Top grossing Chinese film sets a record

Updated: 2013-05-13 00:26

By HUANG YING (China Daily)

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While the low-budget comedy Lost in Thailand has created a record in ticket sales among China's home-made film productions, it might produce another record, but in a negative way, especially for its producer - Beijing Enlight Media Co.

Top grossing Chinese film sets a record

Xu Zheng (left) and Wang Baoqiang performing in Lost in Thailand, the highest-grossing Chinese film with record ticket sales hitting 1.26 billion yuan ($202 million). They starred in both Lost on Journey and Lost in Thailand. Now the producers of the latter face an intellectual property right lawsuit. Provided to China Daily

Wuhan Hua Qi Film & TV Production Co filed a lawsuit against Beijing Enlight Media in early March, claiming that it infringed the copyright of Wuhan Hua Qi's film Lost on Journey. It is claiming compensation of 100 million yuan ($16 million), probably the highest figure in an intellectual property infringement case in the film industry in China.

The plaintiff is a company registered in 2007 with a registered capital of 10 million yuan, according to information on its rough and ready website.

A total of four companies have been sued including Beijing Enlight Media. They are all producers of the film Lost in Thailand. Wuhan Hua Qi charged them with illicit competition and copyright infringement.

"Practitioners in the film industry have relatively weak awareness of intellectual property rights protection and very few companies would equip themselves with a complete team of lawyers in a film project or seek professional legal advice in advance," said Shen Zheyan, a cultural industry consultant with the Shenzhen-based CIC Industry Research Center.

"In general, they would resort to legal approaches to safeguard their legal rights after the infringements have taken place, which is liable to cause many legal disputes," he added.

In the civil complaint which Enlight Media has received from the Beijing High People's Court, Wuhan Hua Qi said Enlight Media carried out misleading promotions for Lost in Thailand on purpose, causing people to believe that Lost in Thailand is the sequel to Lost on Journey in an explicit or implicit way, according to the statement released by Enlight Media on March 7.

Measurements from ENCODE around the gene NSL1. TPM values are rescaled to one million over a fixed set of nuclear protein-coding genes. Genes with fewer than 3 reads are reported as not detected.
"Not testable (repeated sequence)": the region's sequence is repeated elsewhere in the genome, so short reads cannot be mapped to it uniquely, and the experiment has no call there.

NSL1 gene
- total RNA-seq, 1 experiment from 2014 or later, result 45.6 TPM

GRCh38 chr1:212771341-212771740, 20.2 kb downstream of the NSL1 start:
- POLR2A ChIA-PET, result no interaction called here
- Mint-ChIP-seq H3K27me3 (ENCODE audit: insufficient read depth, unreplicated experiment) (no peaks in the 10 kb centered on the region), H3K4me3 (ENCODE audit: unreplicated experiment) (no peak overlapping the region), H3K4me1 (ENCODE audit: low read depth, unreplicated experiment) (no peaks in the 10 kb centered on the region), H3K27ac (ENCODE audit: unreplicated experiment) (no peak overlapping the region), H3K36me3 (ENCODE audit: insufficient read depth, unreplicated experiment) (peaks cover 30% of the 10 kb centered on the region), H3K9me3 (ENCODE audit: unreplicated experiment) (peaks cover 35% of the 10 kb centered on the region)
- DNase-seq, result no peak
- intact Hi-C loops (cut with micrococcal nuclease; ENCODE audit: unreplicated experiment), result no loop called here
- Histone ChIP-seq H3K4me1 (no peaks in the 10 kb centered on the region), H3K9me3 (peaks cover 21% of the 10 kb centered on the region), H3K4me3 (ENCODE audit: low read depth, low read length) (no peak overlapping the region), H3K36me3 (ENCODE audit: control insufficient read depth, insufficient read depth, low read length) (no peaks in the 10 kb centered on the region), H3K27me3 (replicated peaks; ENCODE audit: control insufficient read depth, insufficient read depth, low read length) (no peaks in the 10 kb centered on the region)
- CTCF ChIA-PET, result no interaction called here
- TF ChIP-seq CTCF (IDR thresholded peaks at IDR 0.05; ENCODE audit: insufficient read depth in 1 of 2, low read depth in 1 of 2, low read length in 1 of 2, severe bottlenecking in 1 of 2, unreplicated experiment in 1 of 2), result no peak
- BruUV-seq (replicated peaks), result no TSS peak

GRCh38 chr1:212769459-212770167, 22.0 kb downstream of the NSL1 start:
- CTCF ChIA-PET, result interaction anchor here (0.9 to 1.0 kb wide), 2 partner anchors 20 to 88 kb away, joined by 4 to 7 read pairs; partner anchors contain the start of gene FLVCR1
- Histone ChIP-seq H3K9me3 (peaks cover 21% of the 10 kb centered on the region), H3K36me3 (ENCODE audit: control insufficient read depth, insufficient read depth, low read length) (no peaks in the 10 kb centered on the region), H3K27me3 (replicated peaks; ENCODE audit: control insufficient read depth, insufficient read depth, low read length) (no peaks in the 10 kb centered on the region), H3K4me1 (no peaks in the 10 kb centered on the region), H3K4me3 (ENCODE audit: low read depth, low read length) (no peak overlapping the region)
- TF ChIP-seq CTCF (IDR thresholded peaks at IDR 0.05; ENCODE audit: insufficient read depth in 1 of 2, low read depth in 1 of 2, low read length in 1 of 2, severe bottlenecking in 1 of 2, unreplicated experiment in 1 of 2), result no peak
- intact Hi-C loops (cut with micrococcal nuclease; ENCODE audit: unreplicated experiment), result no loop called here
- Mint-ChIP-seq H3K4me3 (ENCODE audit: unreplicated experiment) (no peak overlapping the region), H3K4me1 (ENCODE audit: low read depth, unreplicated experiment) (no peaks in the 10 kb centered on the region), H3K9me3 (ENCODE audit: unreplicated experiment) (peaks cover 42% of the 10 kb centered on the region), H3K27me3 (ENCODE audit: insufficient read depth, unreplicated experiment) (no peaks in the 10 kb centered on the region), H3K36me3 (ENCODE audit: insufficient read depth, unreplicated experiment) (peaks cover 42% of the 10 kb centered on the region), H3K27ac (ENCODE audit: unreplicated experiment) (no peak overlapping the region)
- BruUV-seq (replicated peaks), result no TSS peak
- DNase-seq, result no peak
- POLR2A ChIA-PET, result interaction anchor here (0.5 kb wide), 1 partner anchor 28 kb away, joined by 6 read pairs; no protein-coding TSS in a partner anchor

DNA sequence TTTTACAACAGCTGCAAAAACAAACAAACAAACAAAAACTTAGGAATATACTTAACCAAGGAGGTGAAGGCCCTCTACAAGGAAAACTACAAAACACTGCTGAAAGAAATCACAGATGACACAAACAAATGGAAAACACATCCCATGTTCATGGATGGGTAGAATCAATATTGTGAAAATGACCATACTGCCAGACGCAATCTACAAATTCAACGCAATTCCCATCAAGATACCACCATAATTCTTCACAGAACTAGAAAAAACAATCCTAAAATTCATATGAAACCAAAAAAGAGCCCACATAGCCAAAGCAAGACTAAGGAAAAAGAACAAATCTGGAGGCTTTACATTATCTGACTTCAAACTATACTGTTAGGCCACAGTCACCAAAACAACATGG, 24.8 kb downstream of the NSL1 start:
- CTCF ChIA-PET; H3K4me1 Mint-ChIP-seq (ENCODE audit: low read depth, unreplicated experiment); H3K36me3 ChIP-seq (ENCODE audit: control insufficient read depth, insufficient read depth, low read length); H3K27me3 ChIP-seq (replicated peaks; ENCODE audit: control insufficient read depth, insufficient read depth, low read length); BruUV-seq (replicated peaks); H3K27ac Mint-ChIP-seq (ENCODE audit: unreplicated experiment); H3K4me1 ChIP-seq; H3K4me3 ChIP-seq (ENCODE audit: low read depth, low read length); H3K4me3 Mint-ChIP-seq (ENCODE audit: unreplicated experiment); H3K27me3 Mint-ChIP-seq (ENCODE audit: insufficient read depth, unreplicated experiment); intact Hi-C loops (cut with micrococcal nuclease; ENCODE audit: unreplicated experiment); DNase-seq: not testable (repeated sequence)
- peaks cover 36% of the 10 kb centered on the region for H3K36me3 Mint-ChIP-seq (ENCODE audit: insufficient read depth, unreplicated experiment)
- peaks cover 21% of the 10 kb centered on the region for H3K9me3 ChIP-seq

Lost on Journey is a comedy released in 2010. It earned about 50 million yuan in box office revenues. Hua Qi believes that Enlight Media has benefited from misleading audiences about the relationship of the two films and it pointed out in the complaint that Enlight Media's shares soared during the period when Lost in Thailand was being shown in cinemas. It had taken 538 million yuan in revenues from the movie by the end of Jan 27, 43 percent of its total ticket sales. The remaining 57 percent was distributed among other interested parties including the theaters.

Wuhan Hua Qi said in the complaint that a comparison shows the two films have many fundamental similarities, including their names, plots and actors' lines, that infringed the copyright of the original production. Xu Zheng and Wang Baoqiang starred in both of the films.

"Whether Hua Qi will win the lawsuit depends on the evidence it can offer but, normally speaking, the indemnity for copyright infringement is less than 1 million yuan in China," said Liu Yongpei, a director and partner in the intellectual property department of Yingke Law Firm's Shanghai Office.